Wheat-based products, like bread or pasta, can trigger digestive issues for many people. While some have sensitivity to gluten (i.e. the proteins in wheat), many others are unable to digest the FODMAP carbohydrates found in it.
While you may not be sensitive to gluten, some gluten-free products can also be a good option when you’re following a low-FODMAP diet. Instead of wheat, many of them use low-FODMAP alternatives, like rice and corn flour.
Once you’ve chosen your pasta, this is a quick and easy low-FODMAP recipe that you can make on a weeknight!
What are FODMAPs?
FODMAPs are a family of sugars that can pass through the digestive system without being fully absorbed. Bacteria ferment the FODMAPs once they reach the large intestine, which creates gases. In people with a sensitive gut, this gas build-up can lead to digestive symptoms.
Gluten-free pasta with simple cherry tomato sauce
- Gluten-free spaghetti, 300 g (10.6 oz) – Many people who have digestive symptoms after eating wheat products aren’t actually reacting to gluten. Their response is often caused by a FODMAP in the wheat. Thankfully, most gluten-free products are also low in FODMAPs, making it a good option for your pasta fix.However, in order to improve the flavour and texture, some gluten-free products have a variety of additives, which can be high FODMAP. Check out this blog by A Little Bit Yummy on what to look out for when choosing your low-FODMAP pasta.
- Cherry tomatoes, 750 g (26.5 oz) – Cherry tomatoes can have low to moderate FODMAP levels, depending on the serving size. Keep in mind that this recipe should be divided into at least four servings.
- Garlic-infused olive oil – You can buy olive oil that has already been infused, or you can make it at home. This allows you to get the flavour of garlic without the problematic FODMAPs, which aren’t soluble in oil.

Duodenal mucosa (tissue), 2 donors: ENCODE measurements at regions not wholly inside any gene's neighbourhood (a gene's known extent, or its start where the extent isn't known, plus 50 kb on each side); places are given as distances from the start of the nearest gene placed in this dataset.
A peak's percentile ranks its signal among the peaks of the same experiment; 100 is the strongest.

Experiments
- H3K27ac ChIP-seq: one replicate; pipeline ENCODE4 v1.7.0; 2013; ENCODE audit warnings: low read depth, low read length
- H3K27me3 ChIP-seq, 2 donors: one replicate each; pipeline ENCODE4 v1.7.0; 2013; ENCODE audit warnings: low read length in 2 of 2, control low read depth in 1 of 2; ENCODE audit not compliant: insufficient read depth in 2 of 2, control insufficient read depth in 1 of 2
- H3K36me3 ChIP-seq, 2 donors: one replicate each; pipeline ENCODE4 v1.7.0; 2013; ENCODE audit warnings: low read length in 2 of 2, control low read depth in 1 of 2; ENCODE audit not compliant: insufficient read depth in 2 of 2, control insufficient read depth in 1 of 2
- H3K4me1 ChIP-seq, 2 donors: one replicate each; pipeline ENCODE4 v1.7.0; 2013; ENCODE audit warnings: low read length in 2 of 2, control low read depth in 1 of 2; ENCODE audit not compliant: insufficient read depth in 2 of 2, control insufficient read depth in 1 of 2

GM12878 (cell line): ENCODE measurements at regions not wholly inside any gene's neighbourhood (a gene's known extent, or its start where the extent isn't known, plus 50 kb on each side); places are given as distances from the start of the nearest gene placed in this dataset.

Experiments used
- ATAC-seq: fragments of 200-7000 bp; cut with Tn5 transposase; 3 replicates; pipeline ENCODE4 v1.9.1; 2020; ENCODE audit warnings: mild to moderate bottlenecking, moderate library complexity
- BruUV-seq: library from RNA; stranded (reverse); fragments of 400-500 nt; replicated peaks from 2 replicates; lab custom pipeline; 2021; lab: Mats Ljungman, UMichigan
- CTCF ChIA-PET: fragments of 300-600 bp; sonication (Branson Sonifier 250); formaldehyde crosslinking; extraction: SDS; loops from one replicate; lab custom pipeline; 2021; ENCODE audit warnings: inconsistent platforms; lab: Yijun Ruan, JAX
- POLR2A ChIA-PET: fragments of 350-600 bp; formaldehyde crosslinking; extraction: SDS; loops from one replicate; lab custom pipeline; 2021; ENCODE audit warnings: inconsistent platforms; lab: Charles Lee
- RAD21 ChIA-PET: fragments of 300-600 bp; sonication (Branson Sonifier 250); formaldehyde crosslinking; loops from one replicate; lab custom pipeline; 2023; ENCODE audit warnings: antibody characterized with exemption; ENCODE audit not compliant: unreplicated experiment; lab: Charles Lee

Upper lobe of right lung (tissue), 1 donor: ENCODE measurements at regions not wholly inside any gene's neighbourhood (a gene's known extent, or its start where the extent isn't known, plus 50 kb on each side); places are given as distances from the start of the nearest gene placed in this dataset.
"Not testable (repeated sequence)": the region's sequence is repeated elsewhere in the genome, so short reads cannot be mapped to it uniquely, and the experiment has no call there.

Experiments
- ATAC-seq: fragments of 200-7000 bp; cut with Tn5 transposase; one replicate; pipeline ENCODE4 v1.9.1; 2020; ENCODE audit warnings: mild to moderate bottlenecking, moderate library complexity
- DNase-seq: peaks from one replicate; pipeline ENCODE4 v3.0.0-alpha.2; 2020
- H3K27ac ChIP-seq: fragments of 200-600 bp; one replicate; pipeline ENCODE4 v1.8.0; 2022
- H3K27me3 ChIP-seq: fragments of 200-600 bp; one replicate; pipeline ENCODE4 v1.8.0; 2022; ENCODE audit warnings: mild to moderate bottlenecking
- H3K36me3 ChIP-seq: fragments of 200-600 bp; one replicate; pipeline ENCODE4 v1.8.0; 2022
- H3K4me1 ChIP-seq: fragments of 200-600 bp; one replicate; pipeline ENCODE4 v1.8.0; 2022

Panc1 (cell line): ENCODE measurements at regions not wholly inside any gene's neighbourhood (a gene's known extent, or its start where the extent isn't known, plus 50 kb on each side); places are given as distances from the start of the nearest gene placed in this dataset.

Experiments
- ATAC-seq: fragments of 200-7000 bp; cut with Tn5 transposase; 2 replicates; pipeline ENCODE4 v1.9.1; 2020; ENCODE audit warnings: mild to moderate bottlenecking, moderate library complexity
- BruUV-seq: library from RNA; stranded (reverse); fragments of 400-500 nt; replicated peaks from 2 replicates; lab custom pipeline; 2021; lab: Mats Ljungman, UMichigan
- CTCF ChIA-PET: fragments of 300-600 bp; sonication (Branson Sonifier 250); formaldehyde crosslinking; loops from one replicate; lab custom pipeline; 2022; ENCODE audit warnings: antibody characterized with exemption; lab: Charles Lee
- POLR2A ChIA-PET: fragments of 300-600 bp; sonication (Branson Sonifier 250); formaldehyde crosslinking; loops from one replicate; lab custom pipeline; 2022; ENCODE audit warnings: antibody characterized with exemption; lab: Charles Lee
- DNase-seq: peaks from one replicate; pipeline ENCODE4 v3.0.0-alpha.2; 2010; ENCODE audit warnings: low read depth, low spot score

- Basil, 1 cup (237 ml), coarsely chopped
- Salt to taste
- Pepper to taste
- Sugar, one pinch
- Start cooking your pasta: The sauce cooks quickly, so start your pasta cooking first. Remember, gluten-free pasta tends to absorb more water than traditional pasta, so use a large pot and a generous amount of water. Some brands recommend using about 1 litre of water per 100g of pasta. Salting the water is also important to enhance flavour, particularly when working with gluten-free pasta. Recommendations vary, but aim for about 1.25 tablespoons stirred into your water. Once your salted water is boiling, add your pasta. Gluten-free pasta tends to be stickier, so stir continuously for about 30 seconds after adding your pasta to the water. After the initial 30 seconds, stir your pasta periodically.You want your pasta to still be a bit firm, also known as al dente, when it’s finished. Start sampling noodles about 2 minutes before the full cook time that’s recommended on the package. This helps ensure you get a perfect noodle that hasn’t gone mushy.
- Cook your sauce: Heat up your garlic-infused olive oil in a large skillet over medium-high heat. Add cherry tomatoes, stirring occasionally until they burst. Continue stirring until a sauce starts to form and thicken, usually about 7 minutes.
- Add your seasoning: Stir in fresh basil and a pinch of sugar. Add salt and pepper to taste.
AIRE is a pocket-sized breath analysis device. It helps people with chronic digestive issues determine the foods that work best with their digestive system. To learn more about AIRE, visit www.foodmarble.com.
These recipes are low FODMAP to the best of our knowledge. However, FODMAP testing is an ongoing area, and can sometimes lead to changes in these recommendations.